(KTSF by Sean Au)
Bay Area movie goers are pretty much spoiled when it comes to movie choices as compared to many other American cities where smaller movies could never find theatres to screen. Movies these days are available on-demand only a few months after their theatrical release dates to combat piracy and to ride on the publicity efforts when the movie first opens. MELANCHOLIA takes this one step further with the movie appearing on-demand almost a full month before it opens in theatres. This is pretty much a trend that we will see more of in the future.
Having said that, MELANCHOLIA should be viewed on the big screen if possible for its cinematic excellence.
As the sumptuous wedding party of young bride Justine (Kirsten Dunst) turns into a fiasco, her smile gradually gives way to the depression that is bursting from within, not helped by her mother’s cynicism of marriages, her bosses constant pressure on her to come out with the latest advertising slogan, her sister’s pursuit of perfection organizing the wedding, and even the affection from the groom.
All the while, the planet Melancholia is on a collision path with Earth which most likely will bring about the final days of humankind.
The first half of the film has our full attention on how depression consumes the bride through the duration of the wedding, leading Justine to act in ways that is hard for most people to understand. We probably would not have tolerated the behavior of the bride under normal circumstances.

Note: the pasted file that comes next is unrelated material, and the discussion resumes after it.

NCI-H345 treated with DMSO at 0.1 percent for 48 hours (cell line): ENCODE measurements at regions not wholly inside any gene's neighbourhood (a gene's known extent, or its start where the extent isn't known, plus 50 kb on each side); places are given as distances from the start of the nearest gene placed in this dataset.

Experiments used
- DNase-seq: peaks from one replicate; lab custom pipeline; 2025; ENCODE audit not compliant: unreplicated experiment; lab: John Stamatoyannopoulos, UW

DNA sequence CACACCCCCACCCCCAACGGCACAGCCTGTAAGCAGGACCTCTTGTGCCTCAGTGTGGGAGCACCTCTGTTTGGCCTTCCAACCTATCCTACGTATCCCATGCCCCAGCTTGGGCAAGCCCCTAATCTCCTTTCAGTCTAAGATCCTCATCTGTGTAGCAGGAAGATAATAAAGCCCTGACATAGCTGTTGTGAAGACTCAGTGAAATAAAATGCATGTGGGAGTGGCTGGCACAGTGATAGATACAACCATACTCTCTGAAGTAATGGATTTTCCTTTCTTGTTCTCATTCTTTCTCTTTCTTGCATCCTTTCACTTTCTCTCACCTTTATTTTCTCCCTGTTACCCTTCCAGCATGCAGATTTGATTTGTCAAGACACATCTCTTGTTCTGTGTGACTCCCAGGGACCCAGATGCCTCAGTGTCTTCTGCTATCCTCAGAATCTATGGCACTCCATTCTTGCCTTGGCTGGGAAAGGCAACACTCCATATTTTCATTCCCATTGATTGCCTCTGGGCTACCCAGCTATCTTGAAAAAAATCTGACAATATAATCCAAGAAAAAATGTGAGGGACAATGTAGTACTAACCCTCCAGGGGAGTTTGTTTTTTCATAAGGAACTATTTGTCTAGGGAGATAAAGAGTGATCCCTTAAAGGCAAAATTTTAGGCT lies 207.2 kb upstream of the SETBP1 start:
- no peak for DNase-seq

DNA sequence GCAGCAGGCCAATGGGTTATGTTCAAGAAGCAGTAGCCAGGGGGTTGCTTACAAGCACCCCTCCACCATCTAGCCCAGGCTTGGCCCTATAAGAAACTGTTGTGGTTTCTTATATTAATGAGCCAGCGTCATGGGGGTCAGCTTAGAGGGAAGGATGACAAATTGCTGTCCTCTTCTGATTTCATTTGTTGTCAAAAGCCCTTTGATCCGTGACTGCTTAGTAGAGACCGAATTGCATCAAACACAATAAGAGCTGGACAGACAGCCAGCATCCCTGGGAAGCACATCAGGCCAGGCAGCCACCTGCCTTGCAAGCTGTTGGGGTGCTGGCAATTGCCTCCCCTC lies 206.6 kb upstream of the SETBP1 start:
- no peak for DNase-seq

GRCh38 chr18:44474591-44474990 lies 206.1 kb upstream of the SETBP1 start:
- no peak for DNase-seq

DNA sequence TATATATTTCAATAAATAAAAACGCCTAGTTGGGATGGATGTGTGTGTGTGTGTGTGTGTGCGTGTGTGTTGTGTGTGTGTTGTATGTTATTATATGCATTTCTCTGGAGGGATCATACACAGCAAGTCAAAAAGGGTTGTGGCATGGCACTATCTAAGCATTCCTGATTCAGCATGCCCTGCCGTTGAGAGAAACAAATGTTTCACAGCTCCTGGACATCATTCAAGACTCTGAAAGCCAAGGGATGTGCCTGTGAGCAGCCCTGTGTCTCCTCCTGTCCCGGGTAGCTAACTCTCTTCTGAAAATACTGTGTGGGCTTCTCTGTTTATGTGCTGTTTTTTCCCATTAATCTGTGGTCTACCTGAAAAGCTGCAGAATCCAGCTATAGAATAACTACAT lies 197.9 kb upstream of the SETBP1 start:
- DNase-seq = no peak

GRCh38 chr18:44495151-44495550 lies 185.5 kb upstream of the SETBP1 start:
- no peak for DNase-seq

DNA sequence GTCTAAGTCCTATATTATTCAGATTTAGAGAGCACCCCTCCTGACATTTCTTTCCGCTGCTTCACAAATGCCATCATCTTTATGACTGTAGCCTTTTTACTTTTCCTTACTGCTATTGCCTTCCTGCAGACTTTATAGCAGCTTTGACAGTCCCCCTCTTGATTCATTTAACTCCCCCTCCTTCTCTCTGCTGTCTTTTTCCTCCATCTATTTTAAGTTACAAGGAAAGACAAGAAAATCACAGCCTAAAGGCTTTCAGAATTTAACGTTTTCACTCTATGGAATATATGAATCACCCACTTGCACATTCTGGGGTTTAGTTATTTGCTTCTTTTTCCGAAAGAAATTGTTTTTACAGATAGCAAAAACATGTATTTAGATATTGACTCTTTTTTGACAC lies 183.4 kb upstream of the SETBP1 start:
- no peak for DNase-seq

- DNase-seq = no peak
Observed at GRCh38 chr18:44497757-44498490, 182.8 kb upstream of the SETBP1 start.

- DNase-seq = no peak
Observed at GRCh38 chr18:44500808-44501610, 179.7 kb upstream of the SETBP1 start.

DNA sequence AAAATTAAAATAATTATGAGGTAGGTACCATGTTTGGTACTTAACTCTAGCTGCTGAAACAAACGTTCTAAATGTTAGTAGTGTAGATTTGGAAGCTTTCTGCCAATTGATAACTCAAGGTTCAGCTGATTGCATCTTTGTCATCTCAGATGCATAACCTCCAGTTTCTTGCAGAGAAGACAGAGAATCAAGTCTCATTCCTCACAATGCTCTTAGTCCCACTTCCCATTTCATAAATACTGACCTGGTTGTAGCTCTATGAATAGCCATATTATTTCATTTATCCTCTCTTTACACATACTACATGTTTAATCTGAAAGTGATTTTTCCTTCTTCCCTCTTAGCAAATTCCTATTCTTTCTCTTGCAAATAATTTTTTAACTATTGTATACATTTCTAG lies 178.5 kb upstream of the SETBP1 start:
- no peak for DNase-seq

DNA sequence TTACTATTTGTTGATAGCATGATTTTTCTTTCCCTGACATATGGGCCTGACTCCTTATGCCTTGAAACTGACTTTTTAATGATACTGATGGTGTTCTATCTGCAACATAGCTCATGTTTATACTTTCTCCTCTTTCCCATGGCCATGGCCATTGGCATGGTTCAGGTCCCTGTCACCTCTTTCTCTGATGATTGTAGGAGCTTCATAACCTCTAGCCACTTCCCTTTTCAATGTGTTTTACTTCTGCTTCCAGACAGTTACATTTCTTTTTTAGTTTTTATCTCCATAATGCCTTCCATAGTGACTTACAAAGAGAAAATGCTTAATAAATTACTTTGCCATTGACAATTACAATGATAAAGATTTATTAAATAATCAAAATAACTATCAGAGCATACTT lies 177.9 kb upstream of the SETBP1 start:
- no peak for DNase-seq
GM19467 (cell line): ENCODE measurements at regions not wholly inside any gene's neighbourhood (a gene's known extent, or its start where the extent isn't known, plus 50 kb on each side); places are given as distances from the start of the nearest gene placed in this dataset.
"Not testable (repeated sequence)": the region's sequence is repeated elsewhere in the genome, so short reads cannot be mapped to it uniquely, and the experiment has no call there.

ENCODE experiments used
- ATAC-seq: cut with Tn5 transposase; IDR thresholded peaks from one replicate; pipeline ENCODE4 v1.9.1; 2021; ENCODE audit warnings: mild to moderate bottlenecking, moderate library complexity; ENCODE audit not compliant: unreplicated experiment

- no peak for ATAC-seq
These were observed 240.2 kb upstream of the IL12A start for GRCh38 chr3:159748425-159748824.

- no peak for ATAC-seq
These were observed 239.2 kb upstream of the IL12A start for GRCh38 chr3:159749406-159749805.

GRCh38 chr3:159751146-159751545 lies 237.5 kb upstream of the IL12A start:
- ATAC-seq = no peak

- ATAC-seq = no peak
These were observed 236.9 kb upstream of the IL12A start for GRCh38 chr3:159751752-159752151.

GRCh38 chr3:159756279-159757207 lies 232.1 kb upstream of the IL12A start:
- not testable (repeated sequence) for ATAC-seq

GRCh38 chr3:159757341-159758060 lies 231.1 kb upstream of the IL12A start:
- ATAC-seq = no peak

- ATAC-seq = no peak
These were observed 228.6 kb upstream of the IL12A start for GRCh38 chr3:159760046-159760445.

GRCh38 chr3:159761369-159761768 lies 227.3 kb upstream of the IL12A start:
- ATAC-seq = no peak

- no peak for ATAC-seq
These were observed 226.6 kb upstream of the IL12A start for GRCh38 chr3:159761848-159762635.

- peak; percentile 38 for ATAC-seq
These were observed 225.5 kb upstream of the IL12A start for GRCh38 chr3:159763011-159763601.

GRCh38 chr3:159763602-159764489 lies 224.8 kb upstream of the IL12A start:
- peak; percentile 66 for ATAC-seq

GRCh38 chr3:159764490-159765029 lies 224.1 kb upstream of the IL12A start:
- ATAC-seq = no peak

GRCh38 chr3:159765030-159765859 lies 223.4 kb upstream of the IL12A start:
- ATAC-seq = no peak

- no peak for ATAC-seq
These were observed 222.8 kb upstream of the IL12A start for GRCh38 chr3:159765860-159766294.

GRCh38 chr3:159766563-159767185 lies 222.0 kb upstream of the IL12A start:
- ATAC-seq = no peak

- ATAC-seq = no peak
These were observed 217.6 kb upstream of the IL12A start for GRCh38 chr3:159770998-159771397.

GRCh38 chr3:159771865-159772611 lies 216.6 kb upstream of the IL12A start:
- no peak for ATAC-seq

The second half of the film shifts our focus on the other sister Claire (Charlotte Gainsbourg.) We see how a seemingly normal person falls into panic mode when confronted with an imminent end. Comparatively, we see the chronically depressed Justine coming to terms with how her life is ending. We see her gradually gaining peace.
Depression is a common theme of Danish director Lars Von Trier. He had indicated that MELANCHOLIA is a reflection of the depression that he had gone through even while making his most recent movies. This movie excels in bringing about a cinematic vision of depression centered around the classical music masterpieces of Wagner. Many images of the movie will leave a deep impression in our minds, making it clearer for us to have a better understanding of depression.
Kirsten Dunst, long underrated perhaps of her beauty, helps to give a face and voice to the chronically depressed. We feel the pain through her eyes and her body. Dunst could not have been more deserving of the Best Actress prize she won at the Cannes Film Festival this summer.
While MELANCHOLIA may seem like a movie hard to embrace at first glance, this effort to help us peel away a layer of mystery about depression, is perhaps Von Trier’s gift to help us better understand humanity, even just a little bit.
Either in the theatres or the comfort of your homes, MELANCHOLIA is not to be missed.
Rating: 5 out of 5 stars.
Video courtesy of Magnolia Pictures.
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